Is now a good time to buy a Carcano?

Discussion in 'Rifle Country' started by Kyle S., Jul 13, 2021.

  1. JCooperfan1911

    JCooperfan1911 Member

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    A cursory search of gunbroker shows a great many Carano carbines for sale.from the bigger distributors and shops.

    All of them are worn out and haggard looking, and they're trending closer to $400 than $300 in most cases.

    I'd not buy that.
     
  2. MachIVshooter
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    MachIVshooter Contributing Member

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    Carcanos are fun, soft shooting rifles. I have 4, a 91/38 carbine, a 7.35mm M38, a Cav carbine and an original 1891 long rifle. I gave $275 for the M38, which are not very common, rest were in the $100-$150 range.

    IME, they're not the junk guns people love to hate them as. They're not Mausers or Enfields, but also not the worst out there. I prefer the Carcano to my Mosins, as well as the MAS36, and they do have better ergos than the chunky SMLE. I think much of the rep came from the high cost of ammunition and that they're not usable as repeaters without the en block clips, something we accept with our beloved M1 but hate on the Carcano for.

    Unfortunately, the days of $100 milsurps are gone. When I came of age, a Yugo SKS could be had for $89, and shortly after, the $69 Mosins flooded the market. A CZ52 or Mak was a $100 handgun, and the ammo was barely more than .22 LR. No more. $200-$300 is a bit of a pill to swallow for a Carcano cav carbine in average condition, but if you want one, probably best go for it, because they're only going to get more expensive like everything else.
     
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  3. theotherwaldo

    theotherwaldo Member

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    I've got a Model 91, a Finn-marked Model 38 with folding bayonet and a Type "I".
    I see no reason to get any more Carcanos
     
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  4. Kyle S.

    Kyle S. Member

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    That's a good way of looking at it. I see a lot of people saying they're crap without stating why. My only real concern would be getting a non functioning rifle that ends up on the wall, but thats the risk you take with buying a milsurp sight unseen. $275 for a carbine in a intermediate caliber with iron sites that has historical significance, in my opinion, is worth the money.
     
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  5. .455_Hunter

    .455_Hunter Member

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    The Carcano would be a lot more popular if ammo and clips were available by the 440 round spam can, not just a few 20 round boxes of PPU here and there. What drove the Mosin Nagants early popularity was the fact that the cheap rifle and a bunch of cheap ammo was just a gunshow away.
     
  6. Carl N. Brown

    Carl N. Brown Member

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    In the 1950s a lot of Carcanos, Arisakas, etc. In circulation were field surrendered guns, the type that had the bolts pulled and tossed in one heap and rest of gun tossed in another, imported as scrap metal, then reassembled and sold as guns. They were junk. These were not military reserve weapons, inspected, repaired, put in their nation's arsenals in cosmoline just in case.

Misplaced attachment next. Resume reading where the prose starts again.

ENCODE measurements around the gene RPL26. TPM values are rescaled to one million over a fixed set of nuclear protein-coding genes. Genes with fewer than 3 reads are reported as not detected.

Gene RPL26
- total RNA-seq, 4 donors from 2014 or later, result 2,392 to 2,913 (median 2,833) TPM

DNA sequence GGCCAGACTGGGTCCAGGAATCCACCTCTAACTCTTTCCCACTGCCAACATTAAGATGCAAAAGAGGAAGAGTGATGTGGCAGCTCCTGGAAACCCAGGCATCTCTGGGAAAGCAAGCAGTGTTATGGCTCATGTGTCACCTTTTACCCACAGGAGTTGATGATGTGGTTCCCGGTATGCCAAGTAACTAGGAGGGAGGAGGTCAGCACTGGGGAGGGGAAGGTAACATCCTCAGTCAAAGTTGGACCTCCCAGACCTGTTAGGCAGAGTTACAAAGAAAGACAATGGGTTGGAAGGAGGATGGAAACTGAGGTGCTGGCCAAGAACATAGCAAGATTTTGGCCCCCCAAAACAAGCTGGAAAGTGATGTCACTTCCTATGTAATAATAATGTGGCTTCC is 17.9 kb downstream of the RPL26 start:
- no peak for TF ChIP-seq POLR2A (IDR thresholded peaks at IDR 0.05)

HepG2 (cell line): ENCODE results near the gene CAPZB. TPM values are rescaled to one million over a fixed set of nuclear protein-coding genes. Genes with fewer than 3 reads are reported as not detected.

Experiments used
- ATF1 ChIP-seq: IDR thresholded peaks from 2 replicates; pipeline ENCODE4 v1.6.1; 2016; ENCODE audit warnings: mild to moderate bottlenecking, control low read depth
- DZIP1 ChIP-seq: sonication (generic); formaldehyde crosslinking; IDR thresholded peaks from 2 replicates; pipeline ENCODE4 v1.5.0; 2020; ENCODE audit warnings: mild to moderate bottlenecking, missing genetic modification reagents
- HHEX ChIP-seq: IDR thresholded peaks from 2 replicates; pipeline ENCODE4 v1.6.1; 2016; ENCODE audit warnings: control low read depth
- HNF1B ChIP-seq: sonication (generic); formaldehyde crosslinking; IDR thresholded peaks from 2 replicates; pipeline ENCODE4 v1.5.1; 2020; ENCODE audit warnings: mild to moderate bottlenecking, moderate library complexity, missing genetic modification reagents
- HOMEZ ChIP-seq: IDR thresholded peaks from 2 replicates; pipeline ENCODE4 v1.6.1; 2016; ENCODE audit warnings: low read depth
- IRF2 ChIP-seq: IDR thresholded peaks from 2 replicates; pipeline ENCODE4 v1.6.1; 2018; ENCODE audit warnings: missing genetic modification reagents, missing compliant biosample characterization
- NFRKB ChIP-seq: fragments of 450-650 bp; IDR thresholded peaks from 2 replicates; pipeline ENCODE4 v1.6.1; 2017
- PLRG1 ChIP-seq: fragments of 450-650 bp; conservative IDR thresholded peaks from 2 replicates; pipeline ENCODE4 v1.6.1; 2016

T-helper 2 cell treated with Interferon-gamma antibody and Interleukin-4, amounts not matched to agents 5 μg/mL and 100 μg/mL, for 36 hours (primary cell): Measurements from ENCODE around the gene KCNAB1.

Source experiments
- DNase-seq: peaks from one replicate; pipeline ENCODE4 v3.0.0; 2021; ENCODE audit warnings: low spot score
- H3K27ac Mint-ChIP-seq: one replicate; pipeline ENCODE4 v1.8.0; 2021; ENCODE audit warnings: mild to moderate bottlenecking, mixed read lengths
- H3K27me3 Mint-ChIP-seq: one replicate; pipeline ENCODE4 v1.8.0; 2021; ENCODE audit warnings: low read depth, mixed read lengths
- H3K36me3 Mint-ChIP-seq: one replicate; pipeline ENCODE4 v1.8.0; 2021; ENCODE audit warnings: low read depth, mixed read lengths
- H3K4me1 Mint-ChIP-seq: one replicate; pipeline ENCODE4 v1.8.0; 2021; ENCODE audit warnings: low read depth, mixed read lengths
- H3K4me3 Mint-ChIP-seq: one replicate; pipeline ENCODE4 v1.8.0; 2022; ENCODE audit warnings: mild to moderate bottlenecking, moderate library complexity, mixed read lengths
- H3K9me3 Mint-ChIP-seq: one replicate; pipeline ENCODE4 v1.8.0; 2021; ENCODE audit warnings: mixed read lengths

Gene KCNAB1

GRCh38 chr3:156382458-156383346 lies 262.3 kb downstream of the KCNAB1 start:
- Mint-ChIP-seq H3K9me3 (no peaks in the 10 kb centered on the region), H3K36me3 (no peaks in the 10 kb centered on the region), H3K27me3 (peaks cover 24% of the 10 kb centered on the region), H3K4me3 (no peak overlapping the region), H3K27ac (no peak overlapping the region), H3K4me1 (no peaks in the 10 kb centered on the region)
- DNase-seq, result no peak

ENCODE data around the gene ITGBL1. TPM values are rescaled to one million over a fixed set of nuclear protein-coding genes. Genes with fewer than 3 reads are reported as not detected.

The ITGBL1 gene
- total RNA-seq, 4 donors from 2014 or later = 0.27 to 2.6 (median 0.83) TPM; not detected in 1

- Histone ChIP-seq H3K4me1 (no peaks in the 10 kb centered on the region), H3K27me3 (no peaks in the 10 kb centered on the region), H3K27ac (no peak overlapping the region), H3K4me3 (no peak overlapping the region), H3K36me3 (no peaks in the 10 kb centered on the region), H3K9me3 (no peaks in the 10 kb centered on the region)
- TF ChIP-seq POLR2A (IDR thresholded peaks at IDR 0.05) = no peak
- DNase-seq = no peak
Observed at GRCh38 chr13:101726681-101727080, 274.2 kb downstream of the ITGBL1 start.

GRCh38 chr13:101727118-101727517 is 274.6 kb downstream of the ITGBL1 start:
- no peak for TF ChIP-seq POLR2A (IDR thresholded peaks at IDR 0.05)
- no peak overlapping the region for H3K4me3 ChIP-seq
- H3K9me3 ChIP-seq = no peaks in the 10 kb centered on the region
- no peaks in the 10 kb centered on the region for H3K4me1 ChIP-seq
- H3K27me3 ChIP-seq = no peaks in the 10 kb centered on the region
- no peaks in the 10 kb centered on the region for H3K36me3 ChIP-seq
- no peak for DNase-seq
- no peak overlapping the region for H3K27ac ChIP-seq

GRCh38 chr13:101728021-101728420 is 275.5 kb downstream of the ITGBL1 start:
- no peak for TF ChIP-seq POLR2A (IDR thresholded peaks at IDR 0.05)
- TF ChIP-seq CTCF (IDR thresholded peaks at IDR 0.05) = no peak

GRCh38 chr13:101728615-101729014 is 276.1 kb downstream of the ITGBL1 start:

That is where the bad rep of a lot of military models came from. The examples in the market were literally junk.
     
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  7. .455_Hunter

    .455_Hunter Member

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    I would agree that they are light and handy, but the bolt always seems too Rube Goldberg to me. Even Ian at Forgotten Weapons had his example malfunction during a range drill due to inadvertently rotating a projecting tab that wasn't supposed to get rotated. Interesting you bring up the MAS36, because I view it as probably the most simplified and soldier-proof bolt actions ever fielded.
     
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  8. 303 hunter

    303 hunter Member

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    I’ve wanted a Carcano for a while, and have looked at them at several gun shows. There was no ammo available at any of the shows so I didn’t buy one. I don’t want to shoot it a lot, but would like shoot it a few times occasionally.
     
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  9. MachIVshooter
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    MachIVshooter Contributing Member

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    Robust, yes, but also miserable to manipulate and fire. I would have to rate it as one of the most unpleasant milsurps in terms of felt recoil. I'm not selling mine, but I don't shoot it much.
     
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  10. JCooperfan1911

    JCooperfan1911 Member

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    I still have about 4K of 7.62x54mmR stored in spam cams in the garage from picking it up at the gun show for a few pennys a round about 20 years ago.
     
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  11. desidog

    desidog Member

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    All milsurps are going up in value because they don't make them anymore... and then Bubba the gunsmith sporterized many of them nixing their collector value.

    Carcano folding bayonets are now worth more than the rifles you hang them on.

    With Italian guns, the quality took a nose dive during wartime. If you can find an example built in a year when Italy wasn't at war, and that hasn't been roughly handled, it will be a good gun. They were made in four or five factories, so quality and parts interchangeability vary. However, some, like my P. Beretta-made 91/24 are beautiful and fully functional. I have five of them (top price paid was 150) and their bores vary from .264" to .268" You won't get much success shooting a .264 diameter bullet down a .268 tube, and the reverse situation would lead to some high pressure.

    Another cool fact about Carcanos is that they have gain twist rifling.... so anyone shooting a "troop special" ie. a cut down barrel, will have mediocre results at best.
     
    Last edited: Jul 14, 2021
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  12. MachIVshooter
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    MachIVshooter Contributing Member